My only other change was no interfacing- the stretch twill was heavy enough to not need it. So I bothered not a bit.

Now, down the hall, I hear the stirrings of my personal chauffeur Husband. He awakens. I will give him 15 minutes to mainline coffee, pet the dogs and start up World of Warcraft- then I shall spring my fab, FAB, FFAABB! New look on him.

I gussy up and head into the computer lair. I warn him that the overhead light is going on. I do a slow

Prancing Fantasia Hippo turn. I beam, I await praise. Nothing.

Well, not nothing, I did get a look of terrified horror. He looked at me like I was wearing blackface. Seriously. He looked like if he’d had access to a blanket and a divorce lawyer he would have thrown both of them over me. I start saying ‘What, what, what?’ in ever increasing shrill tones.

He finally speaks and tells me that I cannot possible leave the house and go to work in those pants- they are so ‘on the nose’ that I will offend every doctor on our GI staff. He backpedals at the look of crushed sorrow on my face- he likes the top maybe with leggings, but the pants- no, nononononono!!!!!!!

So ok, I put them on the back burner and puzzled over what the problem is. I would never dream of wearing a Bindi or having a Chinese character tattooed on my leg that I had no idea what the social ramifications entailed, but the pants of another culture? If they aren’t Nazi uniform pants- aren’t I safe?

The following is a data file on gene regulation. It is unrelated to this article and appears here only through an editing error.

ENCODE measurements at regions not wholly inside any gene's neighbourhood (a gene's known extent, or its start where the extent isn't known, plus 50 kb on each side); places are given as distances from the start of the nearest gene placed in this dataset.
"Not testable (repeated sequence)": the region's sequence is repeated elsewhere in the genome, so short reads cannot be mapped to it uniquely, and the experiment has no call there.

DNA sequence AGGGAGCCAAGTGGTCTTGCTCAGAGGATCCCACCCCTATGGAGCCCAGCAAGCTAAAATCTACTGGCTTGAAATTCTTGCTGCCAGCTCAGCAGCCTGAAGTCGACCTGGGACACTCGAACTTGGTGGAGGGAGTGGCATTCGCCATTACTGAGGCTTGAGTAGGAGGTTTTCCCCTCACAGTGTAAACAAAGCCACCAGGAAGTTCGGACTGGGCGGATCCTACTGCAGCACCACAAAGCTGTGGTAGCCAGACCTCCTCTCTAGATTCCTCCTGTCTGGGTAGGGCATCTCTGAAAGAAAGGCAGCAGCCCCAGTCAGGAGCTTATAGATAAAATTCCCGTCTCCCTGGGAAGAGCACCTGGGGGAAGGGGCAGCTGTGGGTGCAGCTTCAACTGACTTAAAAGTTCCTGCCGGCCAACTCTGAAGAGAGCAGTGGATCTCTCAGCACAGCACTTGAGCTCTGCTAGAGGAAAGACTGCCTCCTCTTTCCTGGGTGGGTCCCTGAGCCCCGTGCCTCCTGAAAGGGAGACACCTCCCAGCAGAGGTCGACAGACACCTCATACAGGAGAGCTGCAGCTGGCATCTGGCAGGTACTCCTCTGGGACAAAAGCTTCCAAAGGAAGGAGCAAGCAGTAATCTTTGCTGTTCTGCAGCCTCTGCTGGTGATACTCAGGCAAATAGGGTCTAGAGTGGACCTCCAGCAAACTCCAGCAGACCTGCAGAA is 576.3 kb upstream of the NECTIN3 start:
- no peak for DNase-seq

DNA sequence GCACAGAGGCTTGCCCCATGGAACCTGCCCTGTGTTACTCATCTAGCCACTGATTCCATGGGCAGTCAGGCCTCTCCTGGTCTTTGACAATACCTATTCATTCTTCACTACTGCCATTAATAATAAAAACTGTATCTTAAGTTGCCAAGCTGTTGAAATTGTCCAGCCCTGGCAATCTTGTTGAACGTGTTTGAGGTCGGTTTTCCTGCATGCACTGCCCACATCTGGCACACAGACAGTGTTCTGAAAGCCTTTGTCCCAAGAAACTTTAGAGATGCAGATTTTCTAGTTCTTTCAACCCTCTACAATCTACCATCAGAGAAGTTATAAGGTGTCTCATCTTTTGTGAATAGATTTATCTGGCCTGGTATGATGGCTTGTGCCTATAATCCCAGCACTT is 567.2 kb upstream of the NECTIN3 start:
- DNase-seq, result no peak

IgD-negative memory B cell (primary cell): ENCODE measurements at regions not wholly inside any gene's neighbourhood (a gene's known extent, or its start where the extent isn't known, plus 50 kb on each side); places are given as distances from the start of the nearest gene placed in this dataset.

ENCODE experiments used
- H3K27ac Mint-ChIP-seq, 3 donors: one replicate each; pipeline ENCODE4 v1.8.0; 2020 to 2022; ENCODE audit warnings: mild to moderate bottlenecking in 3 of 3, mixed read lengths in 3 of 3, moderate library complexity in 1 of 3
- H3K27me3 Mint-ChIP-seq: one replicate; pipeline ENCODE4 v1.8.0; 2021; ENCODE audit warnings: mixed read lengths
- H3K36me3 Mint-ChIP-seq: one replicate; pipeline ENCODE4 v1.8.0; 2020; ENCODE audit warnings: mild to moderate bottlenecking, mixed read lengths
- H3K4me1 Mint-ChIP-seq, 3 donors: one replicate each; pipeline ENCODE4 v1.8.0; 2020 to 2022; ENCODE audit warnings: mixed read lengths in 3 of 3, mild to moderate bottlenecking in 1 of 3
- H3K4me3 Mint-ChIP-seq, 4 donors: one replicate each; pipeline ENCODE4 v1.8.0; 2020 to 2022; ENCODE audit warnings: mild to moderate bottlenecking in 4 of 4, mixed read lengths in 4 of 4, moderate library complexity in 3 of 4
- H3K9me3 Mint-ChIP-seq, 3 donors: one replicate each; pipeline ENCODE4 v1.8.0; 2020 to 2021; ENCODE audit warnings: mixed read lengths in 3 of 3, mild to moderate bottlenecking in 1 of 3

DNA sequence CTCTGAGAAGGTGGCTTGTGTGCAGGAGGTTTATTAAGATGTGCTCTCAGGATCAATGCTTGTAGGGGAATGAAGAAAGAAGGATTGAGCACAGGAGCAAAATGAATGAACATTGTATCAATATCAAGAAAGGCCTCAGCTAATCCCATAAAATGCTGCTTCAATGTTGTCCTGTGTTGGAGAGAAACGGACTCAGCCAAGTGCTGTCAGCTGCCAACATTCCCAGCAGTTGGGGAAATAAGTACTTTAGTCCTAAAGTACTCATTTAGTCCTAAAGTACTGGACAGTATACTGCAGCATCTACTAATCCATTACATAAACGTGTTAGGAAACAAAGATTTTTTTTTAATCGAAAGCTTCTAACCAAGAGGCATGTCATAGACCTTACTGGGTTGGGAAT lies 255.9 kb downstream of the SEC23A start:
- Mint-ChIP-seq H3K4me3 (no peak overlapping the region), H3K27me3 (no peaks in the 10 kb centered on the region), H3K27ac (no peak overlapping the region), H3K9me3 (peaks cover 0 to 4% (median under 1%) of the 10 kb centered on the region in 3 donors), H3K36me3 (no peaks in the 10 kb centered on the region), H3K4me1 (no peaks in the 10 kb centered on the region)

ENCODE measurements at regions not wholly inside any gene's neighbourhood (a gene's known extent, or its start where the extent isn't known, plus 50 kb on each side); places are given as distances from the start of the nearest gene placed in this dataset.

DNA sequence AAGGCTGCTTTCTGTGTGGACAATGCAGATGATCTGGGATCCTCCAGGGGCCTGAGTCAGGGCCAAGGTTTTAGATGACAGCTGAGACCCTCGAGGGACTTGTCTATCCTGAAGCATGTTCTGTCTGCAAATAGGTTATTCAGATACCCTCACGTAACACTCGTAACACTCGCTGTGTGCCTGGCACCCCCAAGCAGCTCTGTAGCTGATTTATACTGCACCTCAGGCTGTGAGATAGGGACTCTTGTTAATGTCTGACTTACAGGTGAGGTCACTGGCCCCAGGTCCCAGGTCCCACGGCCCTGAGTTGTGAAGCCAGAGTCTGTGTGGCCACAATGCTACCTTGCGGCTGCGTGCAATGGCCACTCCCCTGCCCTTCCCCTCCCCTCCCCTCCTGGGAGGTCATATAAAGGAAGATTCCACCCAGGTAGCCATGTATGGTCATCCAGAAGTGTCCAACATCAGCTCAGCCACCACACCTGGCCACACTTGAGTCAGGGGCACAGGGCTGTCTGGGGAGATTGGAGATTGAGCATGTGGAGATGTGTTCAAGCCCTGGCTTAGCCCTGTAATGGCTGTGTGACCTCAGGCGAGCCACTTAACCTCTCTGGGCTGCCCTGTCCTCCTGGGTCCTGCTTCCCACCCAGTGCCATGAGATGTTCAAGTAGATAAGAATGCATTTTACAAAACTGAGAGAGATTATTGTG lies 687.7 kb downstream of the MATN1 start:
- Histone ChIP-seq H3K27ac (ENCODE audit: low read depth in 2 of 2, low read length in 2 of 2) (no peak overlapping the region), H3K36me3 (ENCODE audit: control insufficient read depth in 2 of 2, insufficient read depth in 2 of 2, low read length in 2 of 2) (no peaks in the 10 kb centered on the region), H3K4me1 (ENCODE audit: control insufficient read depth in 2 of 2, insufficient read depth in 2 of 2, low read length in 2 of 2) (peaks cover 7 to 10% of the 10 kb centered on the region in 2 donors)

I’m on a slippery slope in buttered Doc Martins, me thinks. Just because you don’t mean to offend- doesn’t mean you don’t. Perhaps I need to try to walk a mile in another man’s moccasins- crap! Forget I wrote that! I don’t think we say that anymore. Focus! How would I feel if someone ran around in my national dress. Ok, honestly, I’d want to know why they couldn’t be bothered to spruce up a little. I

mean really. Didn’t we invent the jammie pants/hoodie combo? Jeans and camo? Feel free to take that and run with it other nations- I’ll stay busy trying to run from it.

Ok, little enablers- here’s your chance to weigh in on the pants of perdition or the Leggings of Lamentation!

Set phasers on stun and let me know if this outfit should be buried or loved and embraced.


Do you shriek? Do you recoil?